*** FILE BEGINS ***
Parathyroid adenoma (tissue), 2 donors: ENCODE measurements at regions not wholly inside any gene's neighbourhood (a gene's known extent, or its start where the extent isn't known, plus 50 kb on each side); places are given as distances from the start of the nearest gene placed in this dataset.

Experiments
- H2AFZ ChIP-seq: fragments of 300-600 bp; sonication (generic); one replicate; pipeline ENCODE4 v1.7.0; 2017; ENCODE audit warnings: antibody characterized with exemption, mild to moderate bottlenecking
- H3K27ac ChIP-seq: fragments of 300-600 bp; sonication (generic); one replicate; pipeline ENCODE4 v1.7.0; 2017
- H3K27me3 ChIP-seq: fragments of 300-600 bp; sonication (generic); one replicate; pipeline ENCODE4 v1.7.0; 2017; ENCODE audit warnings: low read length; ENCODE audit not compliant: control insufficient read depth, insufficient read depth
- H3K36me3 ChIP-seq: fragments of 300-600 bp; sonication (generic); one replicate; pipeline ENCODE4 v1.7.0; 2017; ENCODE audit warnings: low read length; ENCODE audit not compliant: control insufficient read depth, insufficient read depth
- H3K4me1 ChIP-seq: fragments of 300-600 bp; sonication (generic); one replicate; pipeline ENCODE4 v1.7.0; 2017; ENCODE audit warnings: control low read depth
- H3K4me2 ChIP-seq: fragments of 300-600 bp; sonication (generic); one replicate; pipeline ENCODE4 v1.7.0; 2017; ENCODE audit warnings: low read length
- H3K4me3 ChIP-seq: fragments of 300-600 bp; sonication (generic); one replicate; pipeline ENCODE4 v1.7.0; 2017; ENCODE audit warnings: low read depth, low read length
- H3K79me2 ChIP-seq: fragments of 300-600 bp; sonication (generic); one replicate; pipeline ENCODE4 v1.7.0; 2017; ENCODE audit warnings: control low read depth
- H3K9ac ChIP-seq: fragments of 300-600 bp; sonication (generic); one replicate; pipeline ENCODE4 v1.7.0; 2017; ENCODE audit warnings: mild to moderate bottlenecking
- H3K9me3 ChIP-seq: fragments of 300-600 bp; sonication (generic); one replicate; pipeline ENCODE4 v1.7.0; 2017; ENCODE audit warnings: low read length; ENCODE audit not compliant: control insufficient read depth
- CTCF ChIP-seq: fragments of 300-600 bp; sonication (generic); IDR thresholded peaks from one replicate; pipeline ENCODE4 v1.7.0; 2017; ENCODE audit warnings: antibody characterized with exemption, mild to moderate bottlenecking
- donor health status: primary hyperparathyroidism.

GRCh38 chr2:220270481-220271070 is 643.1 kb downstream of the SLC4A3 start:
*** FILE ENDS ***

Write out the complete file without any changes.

Parathyroid adenoma (tissue), 2 donors: ENCODE measurements at regions not wholly inside any gene's neighbourhood (a gene's known extent, or its start where the extent isn't known, plus 50 kb on each side); places are given as distances from the start of the nearest gene placed in this dataset.

Experiments
- H2AFZ ChIP-seq: fragments of 300-600 bp; sonication (generic); one replicate; pipeline ENCODE4 v1.7.0; 2017; ENCODE audit warnings: antibody characterized with exemption, mild to moderate bottlenecking
- H3K27ac ChIP-seq: fragments of 300-600 bp; sonication (generic); one replicate; pipeline ENCODE4 v1.7.0; 2017
- H3K27me3 ChIP-seq: fragments of 300-600 bp; sonication (generic); one replicate; pipeline ENCODE4 v1.7.0; 2017; ENCODE audit warnings: low read length; ENCODE audit not compliant: control insufficient read depth, insufficient read depth
- H3K36me3 ChIP-seq: fragments of 300-600 bp; sonication (generic); one replicate; pipeline ENCODE4 v1.7.0; 2017; ENCODE audit warnings: low read length; ENCODE audit not compliant: control insufficient read depth, insufficient read depth
- H3K4me1 ChIP-seq: fragments of 300-600 bp; sonication (generic); one replicate; pipeline ENCODE4 v1.7.0; 2017; ENCODE audit warnings: control low read depth
- H3K4me2 ChIP-seq: fragments of 300-600 bp; sonication (generic); one replicate; pipeline ENCODE4 v1.7.0; 2017; ENCODE audit warnings: low read length
- H3K4me3 ChIP-seq: fragments of 300-600 bp; sonication (generic); one replicate; pipeline ENCODE4 v1.7.0; 2017; ENCODE audit warnings: low read depth, low read length
- H3K79me2 ChIP-seq: fragments of 300-600 bp; sonication (generic); one replicate; pipeline ENCODE4 v1.7.0; 2017; ENCODE audit warnings: control low read depth
- H3K9ac ChIP-seq: fragments of 300-600 bp; sonication (generic); one replicate; pipeline ENCODE4 v1.7.0; 2017; ENCODE audit warnings: mild to moderate bottlenecking
- H3K9me3 ChIP-seq: fragments of 300-600 bp; sonication (generic); one replicate; pipeline ENCODE4 v1.7.0; 2017; ENCODE audit warnings: low read length; ENCODE audit not compliant: control insufficient read depth
- CTCF ChIP-seq: fragments of 300-600 bp; sonication (generic); IDR thresholded peaks from one replicate; pipeline ENCODE4 v1.7.0; 2017; ENCODE audit warnings: antibody characterized with exemption, mild to moderate bottlenecking
- donor health status: primary hyperparathyroidism.

GRCh38 chr2:220270481-220271070 is 643.1 kb downstream of the SLC4A3 start: